If you have a look on google street view at the intersection of Lenore rd / Ocean reef rd , Wangara it will give you an idea. The street view pic however must of been taken during a weekend or other quiet time as few cars are seen. At the times I ride the traffic is lined up down Lenore rd for a hundred metres or more and also a constant stream of cars turning right from Ocean reef rd into Lenore rd. I could ride on the shoulder of the road however I feel its a bit dangerous as vehicles turning right onto Ocean reef rd tend to pull out quick as there is little chance for them otherwise to turn right. I saw a cyclist hit by a suv a while ago here and he was badly hurt.
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Re: Where a shared path crosses a road ?

Postby ruscook » Sat Dec 10, 2011 6:37 pm

A pedestrian would have right of way crossing Lenore Rd where vehicles are entering from Ocean Reef Rd. see here: http://www.austlii.edu.au/au/legis/sa/c ... /s353.html and here http://www.vicroads.vic.gov.au/Home/Saf ... trians.htm (Drivers giving way to pedestrians).

However as most drivers don't know this and think they own the road it is foolhardy for a ped to "take their right of way".

I don't know of any part of the road rules that describe a similar scenario for cyclists.
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Re: Where a shared path crosses a road ?

Postby Xplora » Sat Dec 10, 2011 8:14 pm

Looked at the map, can't see the psp to understand where you are coming from. Looks like it's time to claim the lane bro. :twisted:

Edit after looking at street view more: Let me guess, you are travelling east on Ocean Reef Dr? I can see some PHAT onroad cycling lanes heading east. Past the bus stop, enter the road from the PSP, claim that cycling lane, and indicate right as you come to the turning left bay into Lenore. This sends a "hey watch out what this bloke is doing!" message to the traffic. Then just sail through the whole thing with right of way over all traffic. You're right - no one was thinking that peds or cyclists would actually use the psp despite the bucketload of money spent on the concrete. They need some zebra crossing love to fix the issue. Cyclists dismount sign, problem solved.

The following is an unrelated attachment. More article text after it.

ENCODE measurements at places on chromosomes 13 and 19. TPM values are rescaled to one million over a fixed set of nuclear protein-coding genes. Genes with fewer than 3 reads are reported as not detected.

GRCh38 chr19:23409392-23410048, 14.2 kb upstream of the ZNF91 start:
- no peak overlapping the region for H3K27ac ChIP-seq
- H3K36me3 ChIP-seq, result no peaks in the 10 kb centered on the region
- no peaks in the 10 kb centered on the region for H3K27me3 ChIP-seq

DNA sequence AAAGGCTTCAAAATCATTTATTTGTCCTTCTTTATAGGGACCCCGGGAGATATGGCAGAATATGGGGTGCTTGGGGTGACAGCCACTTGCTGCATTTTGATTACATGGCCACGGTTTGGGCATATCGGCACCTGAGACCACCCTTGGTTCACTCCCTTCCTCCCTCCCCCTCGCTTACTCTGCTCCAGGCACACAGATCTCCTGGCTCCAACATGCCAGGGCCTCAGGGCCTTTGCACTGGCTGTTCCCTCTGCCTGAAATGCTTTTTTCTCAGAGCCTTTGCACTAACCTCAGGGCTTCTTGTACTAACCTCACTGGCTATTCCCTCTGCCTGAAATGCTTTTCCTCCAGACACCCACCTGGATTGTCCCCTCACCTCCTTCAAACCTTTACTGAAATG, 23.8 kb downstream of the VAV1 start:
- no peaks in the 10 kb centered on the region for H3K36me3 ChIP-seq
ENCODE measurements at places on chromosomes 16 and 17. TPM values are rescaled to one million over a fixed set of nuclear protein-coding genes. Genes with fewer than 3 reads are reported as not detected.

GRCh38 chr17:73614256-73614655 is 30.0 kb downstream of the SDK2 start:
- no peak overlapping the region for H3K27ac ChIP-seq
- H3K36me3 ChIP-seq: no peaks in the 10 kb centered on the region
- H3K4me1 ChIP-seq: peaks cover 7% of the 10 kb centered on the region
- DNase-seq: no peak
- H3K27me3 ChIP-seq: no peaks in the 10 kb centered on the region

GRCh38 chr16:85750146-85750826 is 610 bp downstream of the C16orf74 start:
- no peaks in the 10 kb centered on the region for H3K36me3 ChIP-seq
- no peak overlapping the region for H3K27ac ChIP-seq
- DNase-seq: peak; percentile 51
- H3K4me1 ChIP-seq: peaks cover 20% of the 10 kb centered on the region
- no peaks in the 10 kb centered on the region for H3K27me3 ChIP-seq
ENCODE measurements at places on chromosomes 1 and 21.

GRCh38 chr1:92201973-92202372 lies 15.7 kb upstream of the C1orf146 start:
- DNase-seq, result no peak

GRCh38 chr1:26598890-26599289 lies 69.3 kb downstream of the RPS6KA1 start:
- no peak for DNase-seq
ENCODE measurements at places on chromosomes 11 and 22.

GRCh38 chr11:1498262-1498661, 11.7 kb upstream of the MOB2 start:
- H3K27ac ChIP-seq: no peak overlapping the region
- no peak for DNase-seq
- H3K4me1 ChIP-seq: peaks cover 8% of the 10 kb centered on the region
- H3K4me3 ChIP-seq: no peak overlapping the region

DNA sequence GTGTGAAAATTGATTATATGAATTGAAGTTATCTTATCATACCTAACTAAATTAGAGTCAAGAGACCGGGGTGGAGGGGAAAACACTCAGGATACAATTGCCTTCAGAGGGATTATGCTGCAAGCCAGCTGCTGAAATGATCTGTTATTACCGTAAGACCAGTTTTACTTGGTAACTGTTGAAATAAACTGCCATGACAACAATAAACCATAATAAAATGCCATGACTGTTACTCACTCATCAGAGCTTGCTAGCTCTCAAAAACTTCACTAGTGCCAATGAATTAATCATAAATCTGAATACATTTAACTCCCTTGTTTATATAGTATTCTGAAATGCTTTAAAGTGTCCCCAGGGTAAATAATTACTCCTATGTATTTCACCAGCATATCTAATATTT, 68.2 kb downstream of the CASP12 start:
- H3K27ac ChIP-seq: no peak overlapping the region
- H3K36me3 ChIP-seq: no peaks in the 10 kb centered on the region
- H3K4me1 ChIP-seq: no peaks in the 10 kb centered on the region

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Re: Where a shared path crosses a road ?

Postby chuckchunder » Tue Dec 20, 2011 12:21 am

i see your point giantguy - travelling east in the marked shoulder is a recipe for being collected by vehicles turning right from Lenore into Ocean Reef Rd, with the drivers concentrating on the next gap and being ready plant their foot the moment it appears. With high traffic volumes and speed along there left turners would also be a danger from behind. The combination of islands, path route and give way line locations make for a real PIA crossing, clearly designed by someone who doesn't regularly walk or ride.

I wonder if it might be worth contacting Main Roads or the local council and raising the issue, with the suggestion that the give way lines be moved back behind the path crossing line. This would not change the sight lines significantly for the vehicles (left turning vehicles would still have their view blocked by right turning ones). It would put path users in their line of sight though, and the vehicles would not block path users from crossing. Would be relatively cheap to do too.

The BTA may be able to point you in the direction of who best to talk to.